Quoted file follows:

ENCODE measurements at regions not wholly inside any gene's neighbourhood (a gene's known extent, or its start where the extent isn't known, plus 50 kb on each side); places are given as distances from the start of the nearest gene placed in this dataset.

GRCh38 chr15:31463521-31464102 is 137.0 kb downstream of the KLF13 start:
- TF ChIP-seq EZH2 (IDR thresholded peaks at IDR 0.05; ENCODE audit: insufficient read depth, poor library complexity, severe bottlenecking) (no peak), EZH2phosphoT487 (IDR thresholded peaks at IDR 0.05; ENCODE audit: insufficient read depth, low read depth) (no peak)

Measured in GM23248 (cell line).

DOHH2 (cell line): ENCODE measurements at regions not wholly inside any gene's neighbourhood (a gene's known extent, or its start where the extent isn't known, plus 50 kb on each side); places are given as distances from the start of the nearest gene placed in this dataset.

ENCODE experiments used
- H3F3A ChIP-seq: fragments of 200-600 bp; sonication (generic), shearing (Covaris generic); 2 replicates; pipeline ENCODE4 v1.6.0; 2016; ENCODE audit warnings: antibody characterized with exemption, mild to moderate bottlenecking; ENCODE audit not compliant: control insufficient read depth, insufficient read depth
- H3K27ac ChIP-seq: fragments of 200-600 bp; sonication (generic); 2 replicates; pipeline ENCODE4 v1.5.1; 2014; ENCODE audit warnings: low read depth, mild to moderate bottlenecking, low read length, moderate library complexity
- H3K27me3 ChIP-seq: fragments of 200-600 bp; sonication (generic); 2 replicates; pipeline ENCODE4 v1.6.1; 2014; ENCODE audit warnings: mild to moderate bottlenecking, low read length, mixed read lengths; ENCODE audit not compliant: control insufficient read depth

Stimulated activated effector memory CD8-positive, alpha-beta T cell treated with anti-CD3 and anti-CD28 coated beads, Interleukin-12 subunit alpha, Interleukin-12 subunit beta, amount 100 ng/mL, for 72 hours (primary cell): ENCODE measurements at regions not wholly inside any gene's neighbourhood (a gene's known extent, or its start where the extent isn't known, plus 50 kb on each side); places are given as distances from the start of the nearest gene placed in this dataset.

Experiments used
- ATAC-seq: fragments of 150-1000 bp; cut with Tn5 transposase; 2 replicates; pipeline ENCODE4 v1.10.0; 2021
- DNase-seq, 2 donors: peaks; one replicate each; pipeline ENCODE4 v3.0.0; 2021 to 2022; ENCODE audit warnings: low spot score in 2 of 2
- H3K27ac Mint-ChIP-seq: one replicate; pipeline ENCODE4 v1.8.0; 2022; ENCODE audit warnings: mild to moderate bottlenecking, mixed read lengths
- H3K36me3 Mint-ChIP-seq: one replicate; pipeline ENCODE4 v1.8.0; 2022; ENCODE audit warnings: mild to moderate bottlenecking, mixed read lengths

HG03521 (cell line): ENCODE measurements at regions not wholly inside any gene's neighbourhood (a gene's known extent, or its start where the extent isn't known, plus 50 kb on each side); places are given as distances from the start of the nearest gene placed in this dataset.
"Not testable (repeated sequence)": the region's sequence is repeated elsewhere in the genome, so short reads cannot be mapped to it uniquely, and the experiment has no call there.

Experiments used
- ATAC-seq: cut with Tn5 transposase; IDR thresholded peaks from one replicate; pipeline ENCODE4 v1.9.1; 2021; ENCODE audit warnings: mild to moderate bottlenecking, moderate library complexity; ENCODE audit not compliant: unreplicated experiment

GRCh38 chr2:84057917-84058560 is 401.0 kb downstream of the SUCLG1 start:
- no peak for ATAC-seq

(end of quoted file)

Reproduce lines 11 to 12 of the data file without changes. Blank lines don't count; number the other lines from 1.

Experiments used
- ATAC-seq: fragments of 150-1000 bp; cut with Tn5 transposase; 2 replicates; pipeline ENCODE4 v1.10.0; 2021